Let’s remember how this whole thing started. Why I have a job writing articles like this one and why you are reading them. Why there is a row of colorful banners to your right, each of them offering an excellent cash bonus for signing up for an online poker account. Why last July, 6,494 souls — hardened professionals and wide-eyed rookies alike — put up $10,000 apiece for a simultaneous shot at a vast fortune and a piece of poker history. It all started with a 28-year-old guy named Chris Moneymaker, who parlayed a $39 investment into $2.5 million, global fame, and a far different lifestyle than the one he was living in the hills of Tennessee.
Is it really too cliché to say that you could be the next Moneymaker? It sounds like a line straight out of a PokerStars commercial, and maybe it is. But is the idea really so far-fetched? A Connecticut lawyer, an Aussie chiropractor, a former Hollywood agent, a Southern California family man, a Danish rounder, and a college student from Michigan have all won the World Series of Poker Main Event since Moneymaker’s victory threw the doors open to online satellites for poker’s “Big Dance.”
There are more routes to a Main Event seat than ever this year and in this edition of Bankroll Builders, we’re throwing open our atlas and sharing a few choice shortcuts. Even if you have only $100 to spend on winning your seat, there are still plenty of ways to get there.
Where can I find online WSOP satellites?
Most of the major U.S.-facing sites have already started running satellites. Full Tilt Poker has by far the largest variety of low buy-in options, although Cake Poker, PokerStars and UB are also running “Step” systems that start as low as $1.
How much do I need?
If you’re taking a sit-n-go or “Steps” route, you will need 30-50 buy-ins for the first level you plan on playing. If you have $100, go with something like Full Tilt’s $3.30 “Step 1” sit-n-goes. With $200 you could try PokerStars’ Step 1 tournaments at $7.50 apiece. With anything less than $100, start at the $1 level.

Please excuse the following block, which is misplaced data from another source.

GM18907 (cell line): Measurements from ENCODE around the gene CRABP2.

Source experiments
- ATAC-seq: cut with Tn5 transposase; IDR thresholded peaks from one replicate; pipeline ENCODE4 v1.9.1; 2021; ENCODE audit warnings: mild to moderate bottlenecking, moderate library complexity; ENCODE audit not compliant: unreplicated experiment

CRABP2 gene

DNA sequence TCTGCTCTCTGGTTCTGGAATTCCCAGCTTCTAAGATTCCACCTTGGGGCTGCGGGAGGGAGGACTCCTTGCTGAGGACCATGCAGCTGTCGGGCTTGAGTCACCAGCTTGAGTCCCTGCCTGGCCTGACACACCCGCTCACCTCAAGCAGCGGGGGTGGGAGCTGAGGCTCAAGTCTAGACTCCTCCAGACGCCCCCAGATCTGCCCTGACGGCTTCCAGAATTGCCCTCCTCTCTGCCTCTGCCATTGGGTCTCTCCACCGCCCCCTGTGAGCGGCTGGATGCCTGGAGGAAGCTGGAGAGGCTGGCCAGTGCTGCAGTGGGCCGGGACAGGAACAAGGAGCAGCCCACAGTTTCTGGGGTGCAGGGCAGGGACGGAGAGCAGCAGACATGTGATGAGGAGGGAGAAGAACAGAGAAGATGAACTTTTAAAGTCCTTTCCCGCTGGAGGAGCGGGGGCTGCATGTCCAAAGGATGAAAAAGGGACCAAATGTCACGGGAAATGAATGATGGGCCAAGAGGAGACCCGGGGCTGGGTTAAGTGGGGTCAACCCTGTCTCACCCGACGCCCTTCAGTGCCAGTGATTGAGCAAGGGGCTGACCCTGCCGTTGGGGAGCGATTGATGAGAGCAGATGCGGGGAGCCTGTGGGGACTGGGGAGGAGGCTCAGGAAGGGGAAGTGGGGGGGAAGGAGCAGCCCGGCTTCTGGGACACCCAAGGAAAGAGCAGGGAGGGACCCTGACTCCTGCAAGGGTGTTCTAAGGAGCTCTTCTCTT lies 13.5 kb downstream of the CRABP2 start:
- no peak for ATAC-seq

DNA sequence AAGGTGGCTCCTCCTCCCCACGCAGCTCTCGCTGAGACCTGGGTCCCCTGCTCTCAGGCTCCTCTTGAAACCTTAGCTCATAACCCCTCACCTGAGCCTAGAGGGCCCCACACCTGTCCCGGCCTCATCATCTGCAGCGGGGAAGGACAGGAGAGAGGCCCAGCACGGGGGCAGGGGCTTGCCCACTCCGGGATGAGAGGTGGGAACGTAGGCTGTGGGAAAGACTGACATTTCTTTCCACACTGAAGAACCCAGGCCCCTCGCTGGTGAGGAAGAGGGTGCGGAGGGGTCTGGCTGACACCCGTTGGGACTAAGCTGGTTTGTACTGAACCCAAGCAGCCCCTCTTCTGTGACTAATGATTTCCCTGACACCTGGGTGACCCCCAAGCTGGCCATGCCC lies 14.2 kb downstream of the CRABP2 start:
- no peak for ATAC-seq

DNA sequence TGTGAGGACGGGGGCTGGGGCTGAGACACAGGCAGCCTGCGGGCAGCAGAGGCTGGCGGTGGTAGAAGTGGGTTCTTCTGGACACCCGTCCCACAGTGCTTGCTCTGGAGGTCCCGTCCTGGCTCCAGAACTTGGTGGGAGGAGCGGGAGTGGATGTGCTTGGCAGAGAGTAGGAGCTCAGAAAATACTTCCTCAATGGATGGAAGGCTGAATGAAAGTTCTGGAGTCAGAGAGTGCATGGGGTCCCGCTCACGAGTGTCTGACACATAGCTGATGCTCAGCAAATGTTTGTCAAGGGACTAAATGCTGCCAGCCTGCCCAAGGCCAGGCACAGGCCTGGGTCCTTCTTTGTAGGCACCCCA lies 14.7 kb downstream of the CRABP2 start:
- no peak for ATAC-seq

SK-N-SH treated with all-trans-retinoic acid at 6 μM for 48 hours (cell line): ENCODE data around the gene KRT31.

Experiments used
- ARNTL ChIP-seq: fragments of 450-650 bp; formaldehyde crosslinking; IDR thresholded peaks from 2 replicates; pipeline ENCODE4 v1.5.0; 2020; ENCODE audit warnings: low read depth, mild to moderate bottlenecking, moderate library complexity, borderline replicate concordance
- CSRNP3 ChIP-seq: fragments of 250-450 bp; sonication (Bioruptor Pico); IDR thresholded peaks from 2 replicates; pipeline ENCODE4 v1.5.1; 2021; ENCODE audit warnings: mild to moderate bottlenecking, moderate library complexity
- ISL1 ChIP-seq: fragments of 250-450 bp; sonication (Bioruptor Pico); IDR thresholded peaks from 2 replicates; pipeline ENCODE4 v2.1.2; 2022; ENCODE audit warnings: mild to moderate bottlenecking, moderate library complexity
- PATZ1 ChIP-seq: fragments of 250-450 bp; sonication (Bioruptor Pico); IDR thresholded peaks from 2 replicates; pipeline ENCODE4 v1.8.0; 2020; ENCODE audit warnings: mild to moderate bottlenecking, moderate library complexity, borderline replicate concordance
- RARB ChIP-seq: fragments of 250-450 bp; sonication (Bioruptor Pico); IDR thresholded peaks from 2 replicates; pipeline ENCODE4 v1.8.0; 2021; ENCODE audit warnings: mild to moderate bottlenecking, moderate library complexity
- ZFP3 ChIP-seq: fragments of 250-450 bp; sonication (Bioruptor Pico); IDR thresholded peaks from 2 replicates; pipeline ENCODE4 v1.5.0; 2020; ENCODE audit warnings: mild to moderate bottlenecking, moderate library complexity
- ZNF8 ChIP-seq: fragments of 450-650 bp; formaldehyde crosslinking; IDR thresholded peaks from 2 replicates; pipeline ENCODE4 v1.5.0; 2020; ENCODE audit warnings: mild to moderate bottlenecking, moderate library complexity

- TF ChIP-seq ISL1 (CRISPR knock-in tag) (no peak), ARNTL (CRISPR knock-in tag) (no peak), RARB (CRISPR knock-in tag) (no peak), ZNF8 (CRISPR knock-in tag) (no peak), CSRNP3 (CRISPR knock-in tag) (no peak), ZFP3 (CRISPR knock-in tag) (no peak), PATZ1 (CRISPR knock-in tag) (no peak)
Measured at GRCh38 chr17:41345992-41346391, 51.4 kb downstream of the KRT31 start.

Here’s the good news about step satellites. They pay a huge percentage of the field, meaning that you’re likely to get at least something back for your troubles. A two-table Step 2 tournament on Full Tilt pays eight places — five move on to Step 3, one retries Step 2, and the other two earn Step 1 tickets. A nine-handed $25 + $1 Step 3 Super Turbo pays eight places — two move on to Step 4, two retry Step 3, two are knocked down to Step 2 and two go back to Step 1.
If I win a seat, can I keep the money instead of playing the Main Event?
Absolutely. And since you’re reading an article called “Bankroll Builders,” you might want to consider it. Upon winning a WSOP package, the “travel” part of the award (usually $2,000-$2,500) is immediately credited to your online poker account, while the $10,000 buy-in follows a few weeks later. You are free to do whatever you want with that money — cash it out, wire it to the Rio, use it to play FTOPS events, pay off your MasterCard, anything your heart desires. Some savvy players take that $10,000 to the WSOP, but instead of spending it all on the Main Event, they’ll spread their risk over several tournaments. That $10,000 could by you in to three $1,000 NLHE events, one $2,000 NLHE event, ten $225 single-table satellites and five $545 Venetian Deepstack events.
I can only come to Vegas for one weekend and I want to play one of those $1,500 NLHE donkaments, are there online satellites for these events?
There sure are. Only thing is, there are far fewer of them running than there are for the Main Event. Your best bets for preliminary event satellites are on Cake Poker, where they are running step satellites culminating in a $2,500 package, and on Full Tilt Poker, where they run thrice-daily MTT satellites for $2,000 “Bracelet Race” packages.
In Part 2, we’ll delve into some basic strategy and offer up some insider tips on how to find the softest satellites. Stay tuned.
Dreaming of a seat at the Big Dance? Open up an account at one of our online poker rooms and get on the grind.